Jollsta Hopwood, a beautiful young girl,
to William Oberndorsfer, a wealthy
young Israelite, coupled with the
news that she had embraced Judaism
to satisfy her lover. Miss Itopwood's
father Is a prominent citizen aud a
staunch Protestant, being one of tho ves
trymen of the Ascension Protestant
Kpiscopal Church, obendorfer came to
this city last Spring from Norfolk on a
visit to Mrs. Laura, a relative, who lives
opposite Mr. Hopwood's house. While
there he met Miss Hopwood and a mutual
Interest arose. A few weeks Ago,
just as the young people had
decided to brave all obstacles and
marry, Mr. Hopwood informed his
daughter that It was time she became a
member of tho Ascension Church. To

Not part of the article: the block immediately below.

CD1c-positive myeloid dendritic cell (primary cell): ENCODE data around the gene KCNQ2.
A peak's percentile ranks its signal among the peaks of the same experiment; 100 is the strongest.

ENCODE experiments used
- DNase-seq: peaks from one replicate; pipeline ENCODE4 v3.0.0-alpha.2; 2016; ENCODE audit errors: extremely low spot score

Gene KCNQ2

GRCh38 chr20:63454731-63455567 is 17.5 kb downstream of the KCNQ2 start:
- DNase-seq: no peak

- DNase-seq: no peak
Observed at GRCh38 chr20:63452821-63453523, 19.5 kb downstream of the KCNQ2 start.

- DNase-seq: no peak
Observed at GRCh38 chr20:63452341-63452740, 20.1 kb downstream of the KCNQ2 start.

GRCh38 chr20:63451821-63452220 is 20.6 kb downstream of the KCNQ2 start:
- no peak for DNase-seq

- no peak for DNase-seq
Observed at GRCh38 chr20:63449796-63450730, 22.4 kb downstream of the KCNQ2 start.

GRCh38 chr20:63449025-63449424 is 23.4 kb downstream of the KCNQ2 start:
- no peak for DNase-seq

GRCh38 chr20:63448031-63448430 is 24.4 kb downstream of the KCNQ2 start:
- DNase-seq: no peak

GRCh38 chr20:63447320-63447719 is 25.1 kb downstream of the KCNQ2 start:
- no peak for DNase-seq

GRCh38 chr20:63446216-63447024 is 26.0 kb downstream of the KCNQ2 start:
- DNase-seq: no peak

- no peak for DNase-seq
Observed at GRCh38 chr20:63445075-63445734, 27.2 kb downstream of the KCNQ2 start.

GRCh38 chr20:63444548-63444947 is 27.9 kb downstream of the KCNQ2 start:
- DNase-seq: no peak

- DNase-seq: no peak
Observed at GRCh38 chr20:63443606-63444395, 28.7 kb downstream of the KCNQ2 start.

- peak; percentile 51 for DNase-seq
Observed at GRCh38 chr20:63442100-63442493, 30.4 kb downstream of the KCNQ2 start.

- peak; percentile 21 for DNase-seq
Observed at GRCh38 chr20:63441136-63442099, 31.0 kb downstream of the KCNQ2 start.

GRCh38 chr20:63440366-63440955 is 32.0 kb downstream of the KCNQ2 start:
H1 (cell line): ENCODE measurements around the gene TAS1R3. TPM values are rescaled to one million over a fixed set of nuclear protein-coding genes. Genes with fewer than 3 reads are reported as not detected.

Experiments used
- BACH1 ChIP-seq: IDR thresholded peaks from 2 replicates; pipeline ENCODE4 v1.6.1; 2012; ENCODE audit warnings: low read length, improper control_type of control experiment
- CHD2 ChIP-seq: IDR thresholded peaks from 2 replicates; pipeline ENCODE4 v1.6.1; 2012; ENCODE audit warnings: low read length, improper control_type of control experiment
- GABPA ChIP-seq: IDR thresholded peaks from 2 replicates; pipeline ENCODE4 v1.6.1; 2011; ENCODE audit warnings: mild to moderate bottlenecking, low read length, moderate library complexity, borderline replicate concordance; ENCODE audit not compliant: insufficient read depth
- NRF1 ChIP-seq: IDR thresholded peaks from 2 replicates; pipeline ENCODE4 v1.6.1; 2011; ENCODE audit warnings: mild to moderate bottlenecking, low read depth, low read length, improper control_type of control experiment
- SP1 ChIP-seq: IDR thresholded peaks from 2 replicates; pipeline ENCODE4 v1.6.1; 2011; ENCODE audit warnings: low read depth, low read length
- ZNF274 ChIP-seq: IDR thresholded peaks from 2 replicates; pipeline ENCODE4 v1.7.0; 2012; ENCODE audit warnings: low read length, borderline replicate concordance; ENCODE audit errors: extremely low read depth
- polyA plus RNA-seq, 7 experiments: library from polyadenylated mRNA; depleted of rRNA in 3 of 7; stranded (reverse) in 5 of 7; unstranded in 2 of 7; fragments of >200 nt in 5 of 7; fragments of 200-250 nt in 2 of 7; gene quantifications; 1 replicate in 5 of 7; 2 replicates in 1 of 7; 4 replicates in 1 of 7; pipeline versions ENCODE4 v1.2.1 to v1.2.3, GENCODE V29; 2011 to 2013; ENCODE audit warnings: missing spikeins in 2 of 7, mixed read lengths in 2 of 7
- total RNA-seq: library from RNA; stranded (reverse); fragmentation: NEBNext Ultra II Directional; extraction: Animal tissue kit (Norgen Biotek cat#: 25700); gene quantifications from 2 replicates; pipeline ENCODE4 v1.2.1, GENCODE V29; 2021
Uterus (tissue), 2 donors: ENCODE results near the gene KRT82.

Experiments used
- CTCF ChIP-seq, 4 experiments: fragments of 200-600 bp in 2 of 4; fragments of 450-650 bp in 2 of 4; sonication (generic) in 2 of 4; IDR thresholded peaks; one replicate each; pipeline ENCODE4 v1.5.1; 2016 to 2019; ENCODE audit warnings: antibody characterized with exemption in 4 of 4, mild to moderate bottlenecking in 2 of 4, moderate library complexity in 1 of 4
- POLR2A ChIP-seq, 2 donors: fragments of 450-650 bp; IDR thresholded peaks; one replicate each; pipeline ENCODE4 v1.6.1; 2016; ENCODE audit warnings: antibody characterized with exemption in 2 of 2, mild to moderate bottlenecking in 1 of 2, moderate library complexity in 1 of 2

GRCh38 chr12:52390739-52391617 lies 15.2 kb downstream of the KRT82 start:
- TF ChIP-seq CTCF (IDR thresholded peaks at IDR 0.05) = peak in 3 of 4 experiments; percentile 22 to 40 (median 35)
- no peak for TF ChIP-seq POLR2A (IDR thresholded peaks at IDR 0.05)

this her lover strenuously objected, and
at his bidding
a few days ago to South Mills, Va., and
they were married. Mr. Orbendorfer
took his bride to his home In Norfolk.
Her people were greutly exercised
over her disappearance, as she left no
word behind her. After a long search
they tracked her to Norfolk. Ilerparents
went immediately to that nlace. but were
forced to return without her. They yes
terday publicly announced the marriage.
At the same time news came that Mrs.
Obendorfer had embraced Judaism. Tho
Rabbi warned her not to take the step
unless her motives were pure. She re
plied: "My motives are pure." The
Rabbi formally received her into the
The Retort Sarcastic.
"Washington, D. C, March 7. Hon.
Vvilliam Henry Smith, of New York, Is
expected to appear before the Senate
Committee on Post-offices and Post
roads In bekalf of the Associated Press.
It was the de.sjre of the committee that
Smith should appear immediately after
Swiueford, who gave his testimony yes